OMA member profile: CAMIRO – research for mining’s future

This article was provided by the Ontario Mining Association (OMA), an organization that was established in 1920 to represent the mining industry of the province.
 

Ontario Mining Association member the Canadian Mining Industry Research Organization (CAMIRO) has been leading a scientific approach to improving sector workplaces for decades.  Sudbury-based CAMIRO, which officially started in 1996, has actually been operating since 1975 under various banners as an industry collaborative research broker. 

The industry-based, not-for-profit organization with a membership of mining companies and those with an interest in the mining sector has three divisions – exploration, mining and metallurgical processing.  CAMIRO strives to have multiple members sponsor specific research initiatives with the results broadly shared.  Many OMA members are involved in CAMIRO.  The collaborative nature of how CAMIRO operates facilitates government funding assistance without appearing to favour any specific company.

“We reach into the industry’s needs and figure out what we should be working on to benefit everyone,” said Charles Graham, Managing Director of CAMIRO’s Mining Division.  “CAMIRO carries out the administrative functions of research – we act as brokers to get funding before we spend it on research projects and we farm out specific aspects of the project to the most likely to succeed whether universities, independent researchers, mining companies or government.”

“Collaboration is our key word and we try to do things that companies will share,” added Mr. Graham.  “Health and safety and rock mechanics are areas in which companies are likely to cooperate on over the years – and this in some ways reflects the roots of mining research in Ontario.”  MRD Mining Research Directorate and a forerunner of CAMIRO resulted from recommendations in the Stevenson Commission, a landmark 1986 health and safety report.

The report of the provincial inquiry into ground control and emergency preparedness in Ontario mines called for the creation of a central body to coordinate research in these areas.  Major projects CAMIRO has completed would include the Design and Support for Underground Mines ($2.3 million over three years), Canadian Rockburst Research Program ($10 million over five years) and the Diesel Emissions Evaluation Program ($2.8 million over seven years).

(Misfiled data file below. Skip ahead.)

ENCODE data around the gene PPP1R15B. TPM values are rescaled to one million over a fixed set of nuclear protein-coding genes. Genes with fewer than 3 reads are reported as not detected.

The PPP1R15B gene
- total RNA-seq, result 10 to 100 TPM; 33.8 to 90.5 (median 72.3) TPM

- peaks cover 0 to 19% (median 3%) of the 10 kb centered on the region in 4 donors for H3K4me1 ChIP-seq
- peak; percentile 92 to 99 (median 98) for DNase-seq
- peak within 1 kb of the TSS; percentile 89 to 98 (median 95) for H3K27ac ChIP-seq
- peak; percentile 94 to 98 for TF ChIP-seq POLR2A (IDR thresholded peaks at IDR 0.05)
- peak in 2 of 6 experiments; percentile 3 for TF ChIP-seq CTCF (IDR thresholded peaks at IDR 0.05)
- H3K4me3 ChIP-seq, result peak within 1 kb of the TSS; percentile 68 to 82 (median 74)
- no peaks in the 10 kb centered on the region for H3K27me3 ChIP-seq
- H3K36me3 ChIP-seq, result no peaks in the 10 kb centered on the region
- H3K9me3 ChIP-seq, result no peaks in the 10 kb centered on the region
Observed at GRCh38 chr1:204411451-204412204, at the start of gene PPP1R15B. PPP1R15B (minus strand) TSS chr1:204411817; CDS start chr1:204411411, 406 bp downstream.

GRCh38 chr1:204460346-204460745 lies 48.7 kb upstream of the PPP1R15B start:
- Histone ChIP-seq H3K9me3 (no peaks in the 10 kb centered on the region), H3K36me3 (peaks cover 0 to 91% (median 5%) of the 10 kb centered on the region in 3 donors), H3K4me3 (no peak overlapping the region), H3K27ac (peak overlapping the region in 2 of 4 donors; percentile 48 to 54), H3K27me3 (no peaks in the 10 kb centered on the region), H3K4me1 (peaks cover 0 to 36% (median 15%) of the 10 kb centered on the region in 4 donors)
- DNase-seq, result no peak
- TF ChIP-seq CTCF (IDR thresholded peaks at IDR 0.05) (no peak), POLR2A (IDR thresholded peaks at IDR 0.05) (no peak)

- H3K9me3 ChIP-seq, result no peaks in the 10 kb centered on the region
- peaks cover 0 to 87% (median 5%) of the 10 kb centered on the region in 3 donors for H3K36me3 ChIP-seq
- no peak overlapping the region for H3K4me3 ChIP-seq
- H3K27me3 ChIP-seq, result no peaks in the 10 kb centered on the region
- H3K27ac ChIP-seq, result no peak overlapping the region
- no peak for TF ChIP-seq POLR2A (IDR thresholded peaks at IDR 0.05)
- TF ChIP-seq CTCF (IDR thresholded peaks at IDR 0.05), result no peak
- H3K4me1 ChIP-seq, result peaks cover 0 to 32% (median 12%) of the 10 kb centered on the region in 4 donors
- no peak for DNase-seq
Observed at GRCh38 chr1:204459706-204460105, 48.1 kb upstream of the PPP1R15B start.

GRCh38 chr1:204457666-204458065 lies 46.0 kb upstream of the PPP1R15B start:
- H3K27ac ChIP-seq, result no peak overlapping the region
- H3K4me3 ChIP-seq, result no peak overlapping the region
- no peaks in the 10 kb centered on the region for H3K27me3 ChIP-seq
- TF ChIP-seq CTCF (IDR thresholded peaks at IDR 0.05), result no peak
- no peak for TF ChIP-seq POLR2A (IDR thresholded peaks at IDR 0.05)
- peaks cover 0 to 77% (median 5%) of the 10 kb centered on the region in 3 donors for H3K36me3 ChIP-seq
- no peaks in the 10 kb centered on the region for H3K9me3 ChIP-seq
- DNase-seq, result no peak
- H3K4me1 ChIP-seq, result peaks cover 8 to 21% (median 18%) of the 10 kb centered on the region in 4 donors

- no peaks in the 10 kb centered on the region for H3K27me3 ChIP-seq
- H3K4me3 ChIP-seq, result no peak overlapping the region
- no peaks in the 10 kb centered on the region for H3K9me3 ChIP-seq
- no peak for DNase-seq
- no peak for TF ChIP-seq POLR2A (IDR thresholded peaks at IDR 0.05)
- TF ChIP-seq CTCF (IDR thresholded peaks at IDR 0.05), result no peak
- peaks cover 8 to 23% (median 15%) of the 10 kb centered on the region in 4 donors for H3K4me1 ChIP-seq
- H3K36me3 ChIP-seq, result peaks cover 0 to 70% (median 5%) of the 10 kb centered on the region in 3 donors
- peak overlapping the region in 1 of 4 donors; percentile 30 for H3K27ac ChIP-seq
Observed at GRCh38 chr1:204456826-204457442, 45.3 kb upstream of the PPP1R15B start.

One of CAMIRO’s current projects is the Deep Mining Research Consortium ($7.5 million plus $10 million in kind over seven to eight years).   As mines in Ontario and Canada go deeper, this initiative is examining technological solutions to barriers to mineral extraction 2,000 metres and deeper below surface.  Rock stress at depth, increased heat and humidity and logistics are some of the factors impacting humans in this workplace and the operation of equipment.  

“Deep mining brings us into contact with all sorts of other fields of endeavour,” said Mr. Graham.  “In order to tackle some of the issues such as the effects of working at depth on humans and clothing, we are working with experts in fields such as sports medicine, automotive, robotics, aero-space and construction.  It is fascinating the other areas of expertise you deal with when seeking solutions to mining issues of the future.”

“Over the years CAMIRO has made contributions to the industry and through its nuts and bolts approach made incremental improvements,” said Mr. Graham.  “CAMIRO has a history and track record of success and our vision has evolved into us looking at the smaller R and the bigger D in Research & Development. This lowers the risk involved in fundamental research and speeds application of results to specific problems.”

CAMIRO www.camiro.org is an active and long serving member of the OMA.  This article is the eighth in a series of profiles of OMA member companies and their contributions to the vitality of Ontario’s society and economy.

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